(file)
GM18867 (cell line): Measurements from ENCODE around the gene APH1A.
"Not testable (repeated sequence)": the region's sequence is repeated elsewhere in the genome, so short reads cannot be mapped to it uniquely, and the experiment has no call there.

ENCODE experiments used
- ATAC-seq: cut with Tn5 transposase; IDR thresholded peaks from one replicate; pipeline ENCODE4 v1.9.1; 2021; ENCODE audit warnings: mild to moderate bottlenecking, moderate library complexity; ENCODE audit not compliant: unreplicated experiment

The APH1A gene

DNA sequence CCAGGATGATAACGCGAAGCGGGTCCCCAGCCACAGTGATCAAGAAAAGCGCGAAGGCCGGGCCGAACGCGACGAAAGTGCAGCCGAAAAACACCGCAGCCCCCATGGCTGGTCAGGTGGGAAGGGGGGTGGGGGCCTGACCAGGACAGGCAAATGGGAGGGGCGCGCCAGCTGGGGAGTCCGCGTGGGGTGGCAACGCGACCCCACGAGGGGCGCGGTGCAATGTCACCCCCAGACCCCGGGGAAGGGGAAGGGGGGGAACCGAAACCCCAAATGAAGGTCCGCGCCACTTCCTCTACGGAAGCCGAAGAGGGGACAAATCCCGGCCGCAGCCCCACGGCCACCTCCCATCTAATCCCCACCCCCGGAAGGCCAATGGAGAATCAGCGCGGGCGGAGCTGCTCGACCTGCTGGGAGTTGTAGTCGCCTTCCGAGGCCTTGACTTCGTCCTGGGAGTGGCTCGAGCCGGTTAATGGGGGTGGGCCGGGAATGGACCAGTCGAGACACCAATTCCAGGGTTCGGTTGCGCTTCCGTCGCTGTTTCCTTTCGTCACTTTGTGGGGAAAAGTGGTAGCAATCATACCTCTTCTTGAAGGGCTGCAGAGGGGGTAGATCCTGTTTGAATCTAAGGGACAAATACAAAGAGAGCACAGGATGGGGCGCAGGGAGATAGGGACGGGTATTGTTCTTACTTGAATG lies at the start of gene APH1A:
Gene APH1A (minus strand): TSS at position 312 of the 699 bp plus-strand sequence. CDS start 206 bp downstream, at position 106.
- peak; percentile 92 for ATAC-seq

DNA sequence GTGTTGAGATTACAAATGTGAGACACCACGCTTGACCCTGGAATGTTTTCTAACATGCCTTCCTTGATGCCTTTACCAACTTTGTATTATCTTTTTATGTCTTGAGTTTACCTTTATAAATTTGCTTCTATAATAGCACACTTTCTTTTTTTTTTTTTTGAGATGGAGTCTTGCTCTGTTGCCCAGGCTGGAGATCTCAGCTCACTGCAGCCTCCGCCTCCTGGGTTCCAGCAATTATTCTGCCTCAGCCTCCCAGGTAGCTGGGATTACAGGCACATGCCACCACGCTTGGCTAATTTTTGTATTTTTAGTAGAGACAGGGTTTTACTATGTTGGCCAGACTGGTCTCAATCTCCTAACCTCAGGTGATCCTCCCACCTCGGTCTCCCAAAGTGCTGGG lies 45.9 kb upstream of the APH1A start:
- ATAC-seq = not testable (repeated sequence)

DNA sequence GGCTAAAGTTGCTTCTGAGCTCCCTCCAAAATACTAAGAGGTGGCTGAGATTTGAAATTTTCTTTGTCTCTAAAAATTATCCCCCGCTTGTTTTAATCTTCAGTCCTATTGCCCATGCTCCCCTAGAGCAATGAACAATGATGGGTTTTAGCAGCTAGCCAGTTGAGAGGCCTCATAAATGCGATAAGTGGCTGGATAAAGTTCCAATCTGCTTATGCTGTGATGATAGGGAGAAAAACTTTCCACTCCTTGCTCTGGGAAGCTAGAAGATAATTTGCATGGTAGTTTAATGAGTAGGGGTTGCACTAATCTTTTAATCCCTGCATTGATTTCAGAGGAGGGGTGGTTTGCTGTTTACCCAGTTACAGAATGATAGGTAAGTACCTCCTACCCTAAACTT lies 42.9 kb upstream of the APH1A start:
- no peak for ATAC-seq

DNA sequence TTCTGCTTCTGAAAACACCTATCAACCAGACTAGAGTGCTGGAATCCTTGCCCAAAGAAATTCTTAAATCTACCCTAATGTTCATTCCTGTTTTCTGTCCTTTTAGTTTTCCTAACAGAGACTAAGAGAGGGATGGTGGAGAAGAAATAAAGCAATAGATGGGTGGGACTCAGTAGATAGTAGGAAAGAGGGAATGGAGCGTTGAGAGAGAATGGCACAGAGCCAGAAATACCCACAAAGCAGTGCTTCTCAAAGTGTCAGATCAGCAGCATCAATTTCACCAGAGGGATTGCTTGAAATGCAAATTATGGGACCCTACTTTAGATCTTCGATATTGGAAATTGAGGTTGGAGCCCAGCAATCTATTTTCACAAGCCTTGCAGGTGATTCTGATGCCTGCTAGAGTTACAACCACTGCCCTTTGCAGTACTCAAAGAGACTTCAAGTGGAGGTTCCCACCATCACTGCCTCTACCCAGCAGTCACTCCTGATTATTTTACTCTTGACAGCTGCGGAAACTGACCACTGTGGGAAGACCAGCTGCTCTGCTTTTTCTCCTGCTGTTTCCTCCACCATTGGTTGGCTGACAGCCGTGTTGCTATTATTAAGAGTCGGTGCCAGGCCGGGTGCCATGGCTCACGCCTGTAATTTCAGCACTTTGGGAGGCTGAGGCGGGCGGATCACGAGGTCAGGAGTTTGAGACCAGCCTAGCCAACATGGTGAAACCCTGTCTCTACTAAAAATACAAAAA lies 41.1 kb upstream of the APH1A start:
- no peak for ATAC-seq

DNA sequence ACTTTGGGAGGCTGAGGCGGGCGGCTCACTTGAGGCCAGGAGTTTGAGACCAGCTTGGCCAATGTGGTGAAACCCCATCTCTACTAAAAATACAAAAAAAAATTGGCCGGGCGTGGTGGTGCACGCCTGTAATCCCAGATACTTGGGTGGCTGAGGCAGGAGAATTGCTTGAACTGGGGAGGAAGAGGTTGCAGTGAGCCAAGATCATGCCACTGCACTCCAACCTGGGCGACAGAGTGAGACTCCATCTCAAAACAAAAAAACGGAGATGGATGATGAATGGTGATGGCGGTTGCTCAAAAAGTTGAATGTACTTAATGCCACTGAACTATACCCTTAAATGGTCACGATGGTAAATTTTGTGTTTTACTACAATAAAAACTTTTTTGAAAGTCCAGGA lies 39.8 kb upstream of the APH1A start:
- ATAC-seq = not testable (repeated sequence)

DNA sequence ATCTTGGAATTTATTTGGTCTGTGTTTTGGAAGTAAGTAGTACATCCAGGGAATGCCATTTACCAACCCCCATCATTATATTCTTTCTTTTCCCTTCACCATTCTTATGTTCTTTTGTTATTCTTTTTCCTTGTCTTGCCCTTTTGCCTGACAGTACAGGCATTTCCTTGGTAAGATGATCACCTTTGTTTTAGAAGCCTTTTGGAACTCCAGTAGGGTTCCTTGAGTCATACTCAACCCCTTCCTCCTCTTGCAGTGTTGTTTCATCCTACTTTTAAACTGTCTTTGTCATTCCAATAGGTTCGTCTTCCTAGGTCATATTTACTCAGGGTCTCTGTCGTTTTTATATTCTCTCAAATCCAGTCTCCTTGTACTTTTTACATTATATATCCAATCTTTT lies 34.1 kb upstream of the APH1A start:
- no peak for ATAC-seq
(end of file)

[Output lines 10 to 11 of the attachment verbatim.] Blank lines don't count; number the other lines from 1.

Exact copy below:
- ATAC-seq = not testable (repeated sequence)

DNA sequence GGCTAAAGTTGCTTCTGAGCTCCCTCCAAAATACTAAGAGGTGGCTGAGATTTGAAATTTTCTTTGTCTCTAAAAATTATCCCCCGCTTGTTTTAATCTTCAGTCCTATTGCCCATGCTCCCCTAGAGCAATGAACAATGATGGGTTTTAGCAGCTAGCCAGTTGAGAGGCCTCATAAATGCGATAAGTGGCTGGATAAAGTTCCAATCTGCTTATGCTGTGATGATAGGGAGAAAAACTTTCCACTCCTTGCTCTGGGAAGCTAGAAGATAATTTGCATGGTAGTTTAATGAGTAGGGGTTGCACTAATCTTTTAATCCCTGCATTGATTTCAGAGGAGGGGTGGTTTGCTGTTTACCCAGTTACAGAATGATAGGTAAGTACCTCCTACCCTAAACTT lies 42.9 kb upstream of the APH1A start: